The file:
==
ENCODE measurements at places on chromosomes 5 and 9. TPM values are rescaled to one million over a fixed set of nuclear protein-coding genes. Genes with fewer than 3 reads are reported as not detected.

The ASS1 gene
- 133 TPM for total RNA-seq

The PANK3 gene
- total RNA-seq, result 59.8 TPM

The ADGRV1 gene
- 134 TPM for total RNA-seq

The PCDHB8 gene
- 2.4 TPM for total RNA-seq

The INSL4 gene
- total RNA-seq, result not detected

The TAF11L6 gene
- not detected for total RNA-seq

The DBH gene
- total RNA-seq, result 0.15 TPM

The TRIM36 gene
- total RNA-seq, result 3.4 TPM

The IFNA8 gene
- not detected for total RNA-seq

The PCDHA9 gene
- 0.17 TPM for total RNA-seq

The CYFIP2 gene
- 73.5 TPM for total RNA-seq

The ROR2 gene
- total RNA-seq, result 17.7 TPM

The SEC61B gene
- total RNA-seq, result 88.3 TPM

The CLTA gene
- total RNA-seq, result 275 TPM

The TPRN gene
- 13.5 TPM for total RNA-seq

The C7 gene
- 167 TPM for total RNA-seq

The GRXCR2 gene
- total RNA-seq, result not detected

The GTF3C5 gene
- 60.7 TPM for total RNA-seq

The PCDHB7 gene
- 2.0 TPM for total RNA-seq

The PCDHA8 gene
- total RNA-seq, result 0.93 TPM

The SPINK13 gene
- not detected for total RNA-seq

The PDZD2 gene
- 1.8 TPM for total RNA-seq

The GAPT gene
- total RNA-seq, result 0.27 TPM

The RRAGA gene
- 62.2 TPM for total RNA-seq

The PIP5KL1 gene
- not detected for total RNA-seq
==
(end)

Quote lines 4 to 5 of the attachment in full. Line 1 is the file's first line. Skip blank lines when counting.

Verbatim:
The PANK3 gene
- total RNA-seq, result 59.8 TPM